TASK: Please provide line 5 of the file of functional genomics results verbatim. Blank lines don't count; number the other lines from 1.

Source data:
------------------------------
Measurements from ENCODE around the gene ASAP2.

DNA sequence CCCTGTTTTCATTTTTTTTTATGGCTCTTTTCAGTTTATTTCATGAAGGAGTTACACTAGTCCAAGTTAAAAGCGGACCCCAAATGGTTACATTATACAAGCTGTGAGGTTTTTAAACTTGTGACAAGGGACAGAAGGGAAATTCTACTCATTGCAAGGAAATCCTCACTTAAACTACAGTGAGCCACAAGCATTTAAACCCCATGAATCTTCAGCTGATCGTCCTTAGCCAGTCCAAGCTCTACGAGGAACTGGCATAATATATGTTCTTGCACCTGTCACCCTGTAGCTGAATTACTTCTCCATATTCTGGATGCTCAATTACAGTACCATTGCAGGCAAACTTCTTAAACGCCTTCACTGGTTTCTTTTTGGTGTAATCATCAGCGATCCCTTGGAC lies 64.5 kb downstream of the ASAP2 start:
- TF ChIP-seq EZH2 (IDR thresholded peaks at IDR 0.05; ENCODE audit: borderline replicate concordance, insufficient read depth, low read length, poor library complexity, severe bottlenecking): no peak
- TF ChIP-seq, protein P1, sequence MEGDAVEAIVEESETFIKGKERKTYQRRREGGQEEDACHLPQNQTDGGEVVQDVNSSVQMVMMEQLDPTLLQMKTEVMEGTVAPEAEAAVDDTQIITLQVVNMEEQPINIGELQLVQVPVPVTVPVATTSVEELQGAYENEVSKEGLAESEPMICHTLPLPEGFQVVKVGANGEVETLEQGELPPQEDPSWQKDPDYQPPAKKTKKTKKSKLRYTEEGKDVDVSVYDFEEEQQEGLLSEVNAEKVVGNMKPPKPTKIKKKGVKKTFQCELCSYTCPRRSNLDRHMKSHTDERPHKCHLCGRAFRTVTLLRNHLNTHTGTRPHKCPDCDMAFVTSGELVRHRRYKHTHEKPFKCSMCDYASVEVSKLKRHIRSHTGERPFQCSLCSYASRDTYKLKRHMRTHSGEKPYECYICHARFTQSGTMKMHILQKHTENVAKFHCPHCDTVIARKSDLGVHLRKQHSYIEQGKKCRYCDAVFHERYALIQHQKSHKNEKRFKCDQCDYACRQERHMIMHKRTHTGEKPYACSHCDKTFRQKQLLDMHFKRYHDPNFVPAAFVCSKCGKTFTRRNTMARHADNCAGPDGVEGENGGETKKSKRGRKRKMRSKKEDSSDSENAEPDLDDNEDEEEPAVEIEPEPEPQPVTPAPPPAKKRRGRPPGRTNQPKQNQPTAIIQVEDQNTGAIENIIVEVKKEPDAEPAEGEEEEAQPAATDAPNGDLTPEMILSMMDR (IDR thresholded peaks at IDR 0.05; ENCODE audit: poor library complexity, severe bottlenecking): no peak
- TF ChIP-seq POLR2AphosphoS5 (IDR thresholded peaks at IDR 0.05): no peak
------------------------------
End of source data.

- TF ChIP-seq POLR2AphosphoS5 (IDR thresholded peaks at IDR 0.05): no peak